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Playing Time for Sub-Replacement-Level Performers: Pitchers

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While checking the latest WAR totals of my beloved Red Sox, I noticed Mike Lowell had received quite a few plate appearances while playing below replacement level. This led me to research which teams are giving the most playing time to players under replacement level. Let's start with pitchers today. (I pulled this data from Baseball-Reference yesterday.)

Team IP WAR
MIL 750.1 -9.8
ARI 694.0 -9.8
PHI 561.0 -2.2
CLE 543.1 -4.6
DET 468.0 -4.9
WSN 461.0 -5.0
KCR 453.2 -7.2
HOU 408.0 -5.1
SEA 369.0 -6.9
PIT 366.0 -7.4
BOS 364.1 -3.0
LAD 352.1 -5.5
LAA 341.2 -2.7
CIN 323.1 -2.6
CHC 293.2 -5.9
TOR 274.2 -3.3
NYM 268.1 -4.7
FLA 262.0 -5.1
STL 234.1 -6.0
OAK 223.2 -1.8
TBR 212.1 -1.6
SFG 189.1 -1.8
SDP 176.1 -2.6
TEX 175.2 -1.9
ATL 171.2 -2.7
CHW 149.1 -0.8
COL 136.1 -2.6
BAL 132.1 -1.6
NYY 47.2 -0.1
MIN 21.2 -0.5

Keep in mind that the WAR total here is just for the guys below replacement level. So, while the Phillies gave 561 innings to sub-replacement level pitchers, they only hurt them for -2.2 WAR. On the other hand, the Cardinals handed just 234.1 innings to sub-replacements, but it cost them six wins.

Some notes about each:

Milwaukee: We've got a trio of high inning guys putting in sub-replacement performances—David Bush (-1.5 WAR in 168.1 IP), Chris Narveson (-0.3 WAR in 161 IP), and Manny Parra (-0.9 WAR in 118.1 IP). Doug Jarvis has also rated at -1.5 WAR, but in only 38.1 innings.
  • Arizona: We've got 18 pitchers here under replacement level. The worst was Chad Qualls and his -2.5 WAR before being moved (he's continued to suck, if you were wondering). Innings-wise, Rodrigo Lopez has make 31 starts and thrown 189.1 innings while playing under replacement level. Four other pitchers have cleared 50 innings while being negative—Joe Saunders (woops) among them.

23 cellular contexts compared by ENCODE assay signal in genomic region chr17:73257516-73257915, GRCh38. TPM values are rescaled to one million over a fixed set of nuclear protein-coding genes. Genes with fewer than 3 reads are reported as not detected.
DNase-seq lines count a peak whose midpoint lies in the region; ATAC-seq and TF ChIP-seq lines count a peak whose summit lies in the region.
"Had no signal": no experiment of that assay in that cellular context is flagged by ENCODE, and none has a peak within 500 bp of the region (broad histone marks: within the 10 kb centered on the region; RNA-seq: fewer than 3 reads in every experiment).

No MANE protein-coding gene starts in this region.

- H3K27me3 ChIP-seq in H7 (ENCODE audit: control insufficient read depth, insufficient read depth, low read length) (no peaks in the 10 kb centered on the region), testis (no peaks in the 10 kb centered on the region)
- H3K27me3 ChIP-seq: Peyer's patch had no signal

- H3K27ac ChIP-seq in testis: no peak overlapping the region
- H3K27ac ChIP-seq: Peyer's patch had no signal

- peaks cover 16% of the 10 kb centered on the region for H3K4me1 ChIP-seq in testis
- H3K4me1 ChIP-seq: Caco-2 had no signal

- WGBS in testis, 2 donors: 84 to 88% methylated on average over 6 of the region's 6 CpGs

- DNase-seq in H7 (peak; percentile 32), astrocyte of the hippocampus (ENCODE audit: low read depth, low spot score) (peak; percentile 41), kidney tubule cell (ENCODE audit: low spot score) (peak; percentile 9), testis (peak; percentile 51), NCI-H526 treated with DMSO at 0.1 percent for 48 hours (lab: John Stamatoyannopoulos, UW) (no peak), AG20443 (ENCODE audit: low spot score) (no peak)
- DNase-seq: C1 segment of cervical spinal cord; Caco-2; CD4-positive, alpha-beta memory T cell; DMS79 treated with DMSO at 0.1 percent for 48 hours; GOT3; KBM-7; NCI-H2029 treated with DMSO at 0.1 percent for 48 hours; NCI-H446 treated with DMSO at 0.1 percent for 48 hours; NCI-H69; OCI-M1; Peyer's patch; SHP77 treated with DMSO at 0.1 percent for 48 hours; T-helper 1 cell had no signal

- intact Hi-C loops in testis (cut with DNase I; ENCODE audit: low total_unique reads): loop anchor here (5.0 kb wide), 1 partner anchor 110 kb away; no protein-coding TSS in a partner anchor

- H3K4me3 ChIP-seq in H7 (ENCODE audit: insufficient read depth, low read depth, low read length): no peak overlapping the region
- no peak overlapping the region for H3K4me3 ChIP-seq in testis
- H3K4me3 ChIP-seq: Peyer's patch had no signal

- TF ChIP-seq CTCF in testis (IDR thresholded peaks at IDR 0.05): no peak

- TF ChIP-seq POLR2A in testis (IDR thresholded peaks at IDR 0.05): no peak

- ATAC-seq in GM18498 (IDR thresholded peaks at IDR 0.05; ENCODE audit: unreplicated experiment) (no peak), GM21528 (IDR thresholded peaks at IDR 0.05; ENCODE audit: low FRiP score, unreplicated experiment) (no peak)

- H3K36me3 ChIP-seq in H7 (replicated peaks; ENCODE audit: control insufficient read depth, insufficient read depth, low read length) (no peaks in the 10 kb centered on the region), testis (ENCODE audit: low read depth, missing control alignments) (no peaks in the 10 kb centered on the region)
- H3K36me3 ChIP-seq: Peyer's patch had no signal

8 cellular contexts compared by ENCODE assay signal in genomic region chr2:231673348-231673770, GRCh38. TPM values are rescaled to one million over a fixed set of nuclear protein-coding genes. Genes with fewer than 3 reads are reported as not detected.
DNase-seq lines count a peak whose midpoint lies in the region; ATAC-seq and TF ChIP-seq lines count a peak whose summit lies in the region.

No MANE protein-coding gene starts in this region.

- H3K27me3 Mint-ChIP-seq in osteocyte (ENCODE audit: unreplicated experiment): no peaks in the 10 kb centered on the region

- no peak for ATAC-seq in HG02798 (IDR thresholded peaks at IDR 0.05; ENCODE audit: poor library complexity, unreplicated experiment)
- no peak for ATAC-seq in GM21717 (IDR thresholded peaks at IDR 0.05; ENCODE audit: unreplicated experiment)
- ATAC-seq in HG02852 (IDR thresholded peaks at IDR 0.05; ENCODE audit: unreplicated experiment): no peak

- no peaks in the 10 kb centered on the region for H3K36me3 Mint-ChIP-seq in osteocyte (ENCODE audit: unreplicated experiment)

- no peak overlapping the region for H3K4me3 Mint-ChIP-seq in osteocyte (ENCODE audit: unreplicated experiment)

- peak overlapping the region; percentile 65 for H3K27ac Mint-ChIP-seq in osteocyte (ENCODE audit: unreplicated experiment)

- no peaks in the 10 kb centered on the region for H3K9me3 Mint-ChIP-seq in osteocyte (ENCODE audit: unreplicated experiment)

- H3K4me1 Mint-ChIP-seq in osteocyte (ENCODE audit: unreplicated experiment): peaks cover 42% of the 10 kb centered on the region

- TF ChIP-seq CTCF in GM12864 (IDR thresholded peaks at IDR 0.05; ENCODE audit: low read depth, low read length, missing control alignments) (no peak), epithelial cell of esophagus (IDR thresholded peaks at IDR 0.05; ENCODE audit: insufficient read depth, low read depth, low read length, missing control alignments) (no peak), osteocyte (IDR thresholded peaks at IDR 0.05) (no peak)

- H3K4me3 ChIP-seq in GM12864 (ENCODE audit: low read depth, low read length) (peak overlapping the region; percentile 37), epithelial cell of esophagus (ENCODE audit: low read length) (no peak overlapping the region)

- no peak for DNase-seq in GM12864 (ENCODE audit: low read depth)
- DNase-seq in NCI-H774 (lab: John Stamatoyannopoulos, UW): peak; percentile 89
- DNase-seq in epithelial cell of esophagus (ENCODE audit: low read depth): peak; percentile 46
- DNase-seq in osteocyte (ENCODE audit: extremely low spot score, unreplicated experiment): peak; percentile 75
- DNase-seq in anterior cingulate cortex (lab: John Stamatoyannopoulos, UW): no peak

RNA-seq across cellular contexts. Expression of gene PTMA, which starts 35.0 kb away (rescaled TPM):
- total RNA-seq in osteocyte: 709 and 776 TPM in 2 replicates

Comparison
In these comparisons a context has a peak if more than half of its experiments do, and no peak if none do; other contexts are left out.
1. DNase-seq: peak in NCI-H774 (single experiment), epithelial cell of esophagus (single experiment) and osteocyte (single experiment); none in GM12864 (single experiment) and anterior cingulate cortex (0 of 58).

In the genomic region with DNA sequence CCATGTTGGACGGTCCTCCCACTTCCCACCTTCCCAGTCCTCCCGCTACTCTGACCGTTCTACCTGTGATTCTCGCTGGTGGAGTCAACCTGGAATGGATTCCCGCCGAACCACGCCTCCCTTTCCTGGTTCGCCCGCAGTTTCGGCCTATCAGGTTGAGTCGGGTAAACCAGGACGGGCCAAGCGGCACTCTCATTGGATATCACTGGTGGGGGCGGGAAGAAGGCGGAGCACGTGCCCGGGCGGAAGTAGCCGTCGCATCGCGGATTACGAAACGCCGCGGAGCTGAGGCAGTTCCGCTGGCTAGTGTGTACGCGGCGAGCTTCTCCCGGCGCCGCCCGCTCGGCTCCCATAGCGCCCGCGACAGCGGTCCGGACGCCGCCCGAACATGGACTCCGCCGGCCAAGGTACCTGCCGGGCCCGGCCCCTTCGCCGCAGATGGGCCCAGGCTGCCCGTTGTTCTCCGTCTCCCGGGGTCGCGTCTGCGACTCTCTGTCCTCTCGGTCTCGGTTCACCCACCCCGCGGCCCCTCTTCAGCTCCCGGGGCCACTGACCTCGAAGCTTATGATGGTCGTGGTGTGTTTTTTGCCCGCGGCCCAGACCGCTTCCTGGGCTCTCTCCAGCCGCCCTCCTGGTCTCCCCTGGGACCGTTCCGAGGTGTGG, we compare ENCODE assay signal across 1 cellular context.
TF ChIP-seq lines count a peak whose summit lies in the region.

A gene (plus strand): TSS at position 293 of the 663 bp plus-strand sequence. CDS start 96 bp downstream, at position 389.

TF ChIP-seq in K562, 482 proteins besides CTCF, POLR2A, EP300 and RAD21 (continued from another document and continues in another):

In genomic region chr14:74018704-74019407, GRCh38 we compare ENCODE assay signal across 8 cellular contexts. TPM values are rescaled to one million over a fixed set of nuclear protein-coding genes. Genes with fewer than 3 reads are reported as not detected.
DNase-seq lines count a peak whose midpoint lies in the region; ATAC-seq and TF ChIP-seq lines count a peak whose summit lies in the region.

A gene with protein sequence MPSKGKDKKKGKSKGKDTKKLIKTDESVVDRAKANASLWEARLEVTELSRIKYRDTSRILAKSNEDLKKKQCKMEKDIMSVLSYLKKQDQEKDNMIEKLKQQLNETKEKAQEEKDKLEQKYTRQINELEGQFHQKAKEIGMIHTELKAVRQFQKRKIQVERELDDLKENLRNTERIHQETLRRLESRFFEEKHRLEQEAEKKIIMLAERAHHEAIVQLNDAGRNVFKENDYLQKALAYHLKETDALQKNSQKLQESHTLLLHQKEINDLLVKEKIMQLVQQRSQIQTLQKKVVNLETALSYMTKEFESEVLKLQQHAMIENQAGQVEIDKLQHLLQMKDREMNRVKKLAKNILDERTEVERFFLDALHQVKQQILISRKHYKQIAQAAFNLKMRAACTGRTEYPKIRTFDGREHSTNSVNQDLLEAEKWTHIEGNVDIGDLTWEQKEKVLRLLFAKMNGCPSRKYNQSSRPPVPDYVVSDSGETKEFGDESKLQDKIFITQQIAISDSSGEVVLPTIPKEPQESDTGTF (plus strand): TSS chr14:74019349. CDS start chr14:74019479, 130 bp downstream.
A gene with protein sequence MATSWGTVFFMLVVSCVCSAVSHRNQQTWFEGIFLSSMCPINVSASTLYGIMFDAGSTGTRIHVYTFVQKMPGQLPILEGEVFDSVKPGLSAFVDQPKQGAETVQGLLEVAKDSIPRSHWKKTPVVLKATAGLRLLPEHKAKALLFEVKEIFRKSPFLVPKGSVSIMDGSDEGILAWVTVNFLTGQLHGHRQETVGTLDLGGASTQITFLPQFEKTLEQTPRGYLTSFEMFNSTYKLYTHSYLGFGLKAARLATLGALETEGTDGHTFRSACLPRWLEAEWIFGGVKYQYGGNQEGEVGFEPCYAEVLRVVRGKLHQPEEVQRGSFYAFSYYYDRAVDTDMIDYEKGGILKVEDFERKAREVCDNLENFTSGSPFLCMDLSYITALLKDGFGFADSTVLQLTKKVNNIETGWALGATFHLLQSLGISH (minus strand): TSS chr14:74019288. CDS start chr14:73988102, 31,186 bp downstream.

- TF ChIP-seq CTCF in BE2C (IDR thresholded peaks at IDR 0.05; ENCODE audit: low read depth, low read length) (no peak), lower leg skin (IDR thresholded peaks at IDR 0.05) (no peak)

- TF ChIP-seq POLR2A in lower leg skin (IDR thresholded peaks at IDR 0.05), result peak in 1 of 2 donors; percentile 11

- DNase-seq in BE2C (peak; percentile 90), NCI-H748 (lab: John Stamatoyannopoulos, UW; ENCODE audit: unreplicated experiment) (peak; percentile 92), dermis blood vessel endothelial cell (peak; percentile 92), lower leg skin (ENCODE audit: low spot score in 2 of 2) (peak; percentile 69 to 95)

• Philadelphia: Three more big inning guys here, which kind of surprises me. Kyle Kendrick is -0.2 WAR in 175.2 innings, Joe Blanton is -0.6 WAR in 167.2 IP, and Jamie Moyer just makes the list at -0.1 WAR in 111.2 innings.
  • Cleveland: This list is (sadly) led by The Major Leaguer I Think I'd Most Like To Invite To My Birthday Party, Justin Masterson. He's been -0.7 WAR in 178 innings. Mitch Talbot is -0.4 in his 152.1 frames.
  • Detroit: How the mighty fall. Jeremy Bonderman is at -0.8 (166.2 IP) and Rick Porcello is -0.5 (148.1 IP).
  • Washington: That Jason Marquis deal didn't work out so well. In 52.2 IP, he's -1.6 WAR. Craig Stammen has thrown 127.2 IP at -0.2 WAR.
  • Kansas City: Our beloved Brian Bannister is sitting at -0.8 WAR in 127.2 innings. Anthony Larew, Victor Marte, and Sean O'Sullivan all have a lower WAR.
  • Houston: Bud Norris leads the way with 147.2 innings. His -0.7 WAR is only "bested" by Casey Daigle—he has -0.8 WAR in 10.1 innings. Ouch.
  • Seattle: Ryan Rowland-Smith has the worst WAR in the majors right now at -3.7 (in 104.1 innings). I mean, that's historically bad. Less than ten pitchers in history have had a worse season.